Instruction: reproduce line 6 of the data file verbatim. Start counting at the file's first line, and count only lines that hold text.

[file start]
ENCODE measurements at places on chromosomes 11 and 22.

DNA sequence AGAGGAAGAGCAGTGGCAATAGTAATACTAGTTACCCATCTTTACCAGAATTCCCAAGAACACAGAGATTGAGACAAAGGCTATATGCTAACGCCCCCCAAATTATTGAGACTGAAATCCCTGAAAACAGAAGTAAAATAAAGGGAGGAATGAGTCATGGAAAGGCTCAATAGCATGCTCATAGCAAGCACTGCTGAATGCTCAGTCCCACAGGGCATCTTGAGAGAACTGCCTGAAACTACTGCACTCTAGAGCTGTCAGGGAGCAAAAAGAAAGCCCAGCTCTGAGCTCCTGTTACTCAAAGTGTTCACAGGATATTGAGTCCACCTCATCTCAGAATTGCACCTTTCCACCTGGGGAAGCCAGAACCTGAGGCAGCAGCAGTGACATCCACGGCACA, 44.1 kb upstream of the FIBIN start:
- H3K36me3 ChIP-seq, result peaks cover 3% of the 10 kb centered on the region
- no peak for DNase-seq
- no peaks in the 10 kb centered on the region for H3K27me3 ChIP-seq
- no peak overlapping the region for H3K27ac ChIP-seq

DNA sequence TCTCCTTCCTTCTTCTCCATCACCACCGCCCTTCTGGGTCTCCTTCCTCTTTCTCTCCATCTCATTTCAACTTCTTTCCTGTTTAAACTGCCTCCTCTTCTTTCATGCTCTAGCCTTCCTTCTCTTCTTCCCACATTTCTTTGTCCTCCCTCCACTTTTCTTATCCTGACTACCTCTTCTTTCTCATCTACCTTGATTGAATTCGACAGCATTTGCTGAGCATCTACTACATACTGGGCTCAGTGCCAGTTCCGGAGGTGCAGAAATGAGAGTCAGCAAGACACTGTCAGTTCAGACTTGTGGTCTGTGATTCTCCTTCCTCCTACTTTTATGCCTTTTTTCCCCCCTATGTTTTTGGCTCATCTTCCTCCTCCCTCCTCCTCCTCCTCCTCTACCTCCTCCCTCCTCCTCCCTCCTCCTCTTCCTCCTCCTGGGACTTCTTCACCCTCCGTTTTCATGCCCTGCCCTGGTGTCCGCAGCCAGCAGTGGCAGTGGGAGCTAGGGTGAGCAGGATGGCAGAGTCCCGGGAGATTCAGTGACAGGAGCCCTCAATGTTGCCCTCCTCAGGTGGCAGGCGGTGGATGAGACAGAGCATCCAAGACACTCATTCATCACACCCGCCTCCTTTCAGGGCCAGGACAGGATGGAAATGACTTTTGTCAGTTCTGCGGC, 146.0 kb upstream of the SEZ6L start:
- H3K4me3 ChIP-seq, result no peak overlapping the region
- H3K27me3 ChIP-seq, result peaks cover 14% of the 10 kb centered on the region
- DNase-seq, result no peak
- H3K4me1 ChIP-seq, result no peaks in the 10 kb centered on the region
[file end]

- no peak overlapping the region for H3K27ac ChIP-seq